Feb 17, 2024
Martin Goodson

26. Sangha, Sutras & Skateboarders


Dylan is introduced to the Buddhist sutras for the first time, but they also come with a warning.

The Buddha’s teaching career lasts forty-five years. That’s a whole lifetime of teaching, isn’t it? He walks all over India. Wherever he walks he teaches. It’s as natural to him as breathing.  He gathers followers everywhere he goes and the ones who stay with him he calls his sangha. Sangha is the Indian word for community. The Buddha thinks his community is the most important thing he can leave behind after he dies. He thinks it’s as important as the teaching itself because the Sangha is  alive, and the teaching, which he also calls the dharma, can never be more than words. The Buddha doesn’t believe words are as important as people. But, in spite of what he says, the Buddha’s words are written down by his followers anyway and get collected in special religious books called sutras.

Sutras are stories about the Buddha and what he says and does. Altogether they make up a whole library of books. These stories are written down by the Buddha’s first students, and then by their students and theirs and so on down the line. The Buddha never writes down anything himself. He just points out what he sees and what needs to be done every day, like Jizo does when we’re sitting with him in the meditation hall. 

And then there are all the books written about the Buddhist schools. Buddhism is very old so there are plenty of different schools, depending on where it’s taught. India, China, Tibet, and Japan all have their own schools of Buddhism. They are different, but mostly the differences are about techniques. Jizo says it’s like having different schools of skateboarding, but I can’t imagine going to school to learn skateboarding.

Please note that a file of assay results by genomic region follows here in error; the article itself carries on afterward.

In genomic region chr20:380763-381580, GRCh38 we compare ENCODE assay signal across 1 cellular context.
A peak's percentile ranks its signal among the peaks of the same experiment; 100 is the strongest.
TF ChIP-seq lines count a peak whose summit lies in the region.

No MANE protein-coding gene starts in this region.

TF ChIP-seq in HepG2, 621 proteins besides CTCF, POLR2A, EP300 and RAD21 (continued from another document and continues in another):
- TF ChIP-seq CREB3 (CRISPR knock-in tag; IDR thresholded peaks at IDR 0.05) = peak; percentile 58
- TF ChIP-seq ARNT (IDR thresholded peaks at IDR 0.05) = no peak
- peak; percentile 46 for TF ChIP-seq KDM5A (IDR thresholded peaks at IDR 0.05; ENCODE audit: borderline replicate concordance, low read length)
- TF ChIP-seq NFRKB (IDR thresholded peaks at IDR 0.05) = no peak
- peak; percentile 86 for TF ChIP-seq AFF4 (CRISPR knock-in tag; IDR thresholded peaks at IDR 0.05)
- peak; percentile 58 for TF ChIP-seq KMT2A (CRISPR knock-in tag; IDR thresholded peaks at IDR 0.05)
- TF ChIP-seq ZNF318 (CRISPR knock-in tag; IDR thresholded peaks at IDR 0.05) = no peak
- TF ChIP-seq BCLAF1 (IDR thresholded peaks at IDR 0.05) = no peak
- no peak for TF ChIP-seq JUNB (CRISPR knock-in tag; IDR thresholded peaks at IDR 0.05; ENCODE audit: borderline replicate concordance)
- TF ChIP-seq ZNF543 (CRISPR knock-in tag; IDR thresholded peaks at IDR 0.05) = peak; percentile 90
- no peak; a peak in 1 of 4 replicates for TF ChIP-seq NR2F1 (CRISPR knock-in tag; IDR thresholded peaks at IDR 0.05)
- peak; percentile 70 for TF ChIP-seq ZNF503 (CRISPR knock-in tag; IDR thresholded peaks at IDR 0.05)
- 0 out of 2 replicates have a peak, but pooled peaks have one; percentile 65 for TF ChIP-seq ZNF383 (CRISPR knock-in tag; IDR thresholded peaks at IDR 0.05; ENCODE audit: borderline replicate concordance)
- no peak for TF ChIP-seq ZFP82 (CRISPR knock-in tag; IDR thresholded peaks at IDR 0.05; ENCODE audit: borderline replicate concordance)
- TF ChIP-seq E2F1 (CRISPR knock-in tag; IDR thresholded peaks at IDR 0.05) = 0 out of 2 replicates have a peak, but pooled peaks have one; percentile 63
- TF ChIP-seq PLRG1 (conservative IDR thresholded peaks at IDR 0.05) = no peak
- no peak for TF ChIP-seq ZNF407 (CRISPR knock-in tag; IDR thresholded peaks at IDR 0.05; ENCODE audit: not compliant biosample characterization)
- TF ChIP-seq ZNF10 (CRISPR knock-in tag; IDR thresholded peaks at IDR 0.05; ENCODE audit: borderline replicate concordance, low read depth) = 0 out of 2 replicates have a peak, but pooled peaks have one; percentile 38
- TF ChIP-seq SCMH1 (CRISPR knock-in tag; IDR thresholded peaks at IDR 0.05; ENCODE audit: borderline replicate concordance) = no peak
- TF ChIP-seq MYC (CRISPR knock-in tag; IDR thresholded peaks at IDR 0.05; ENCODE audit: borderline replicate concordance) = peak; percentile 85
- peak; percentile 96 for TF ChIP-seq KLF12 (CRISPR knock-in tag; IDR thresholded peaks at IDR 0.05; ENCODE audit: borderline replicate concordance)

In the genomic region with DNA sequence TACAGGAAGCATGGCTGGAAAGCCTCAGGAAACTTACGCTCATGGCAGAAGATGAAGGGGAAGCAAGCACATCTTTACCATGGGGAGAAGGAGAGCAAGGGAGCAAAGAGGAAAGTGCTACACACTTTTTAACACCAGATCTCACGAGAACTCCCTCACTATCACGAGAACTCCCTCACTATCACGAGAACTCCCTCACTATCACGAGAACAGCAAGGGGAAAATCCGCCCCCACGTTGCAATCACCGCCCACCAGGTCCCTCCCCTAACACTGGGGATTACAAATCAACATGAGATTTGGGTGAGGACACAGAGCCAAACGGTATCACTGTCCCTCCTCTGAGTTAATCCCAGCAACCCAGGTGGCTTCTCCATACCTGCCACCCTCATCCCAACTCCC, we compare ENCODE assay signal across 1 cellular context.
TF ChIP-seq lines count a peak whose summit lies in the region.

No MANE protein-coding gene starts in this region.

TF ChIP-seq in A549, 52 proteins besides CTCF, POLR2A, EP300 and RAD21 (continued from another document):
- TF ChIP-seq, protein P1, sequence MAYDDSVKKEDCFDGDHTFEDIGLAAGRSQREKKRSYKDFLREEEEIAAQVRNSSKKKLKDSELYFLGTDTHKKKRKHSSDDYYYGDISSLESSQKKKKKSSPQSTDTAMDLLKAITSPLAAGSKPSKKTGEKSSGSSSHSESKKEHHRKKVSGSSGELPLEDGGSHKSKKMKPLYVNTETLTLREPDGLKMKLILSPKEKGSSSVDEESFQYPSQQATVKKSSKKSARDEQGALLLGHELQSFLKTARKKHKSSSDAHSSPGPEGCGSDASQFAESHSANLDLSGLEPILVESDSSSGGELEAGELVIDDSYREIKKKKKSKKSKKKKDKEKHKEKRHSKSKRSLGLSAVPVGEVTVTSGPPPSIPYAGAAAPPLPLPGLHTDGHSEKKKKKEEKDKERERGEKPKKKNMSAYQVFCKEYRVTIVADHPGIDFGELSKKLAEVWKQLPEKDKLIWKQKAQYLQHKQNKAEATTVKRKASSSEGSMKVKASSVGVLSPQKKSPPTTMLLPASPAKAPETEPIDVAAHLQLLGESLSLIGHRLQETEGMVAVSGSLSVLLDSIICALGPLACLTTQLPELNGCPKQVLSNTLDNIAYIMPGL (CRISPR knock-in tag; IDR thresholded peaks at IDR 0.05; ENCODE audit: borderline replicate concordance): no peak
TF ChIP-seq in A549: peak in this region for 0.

“Buddhism needs more skateboarders …”

Jizo laughs.  “…   young people like you who want to try it for themselves.”

It makes me happy to hear Jizo say this. 

Jizo reminds us that Buddhism is 2500 years old. That’s enough time to write a humungous number of books, especially when you think that the Buddha’s teaching travels all over Asia before coming to the West. Each time it arrives in a new country, like when it first comes to China from India, they have to translate all the things that are in the original books and then write more books that try to make sense of what their translations say.  This can be a problem, says Jizo. I ask him why, and he says it’s because with so many people thinking and talking about Buddhism, less and less people actually do it.  

“Imagine everybody discussing which is the best skateboard. They go out and buy the best, but then leave it at home every day rather than practice on it.”

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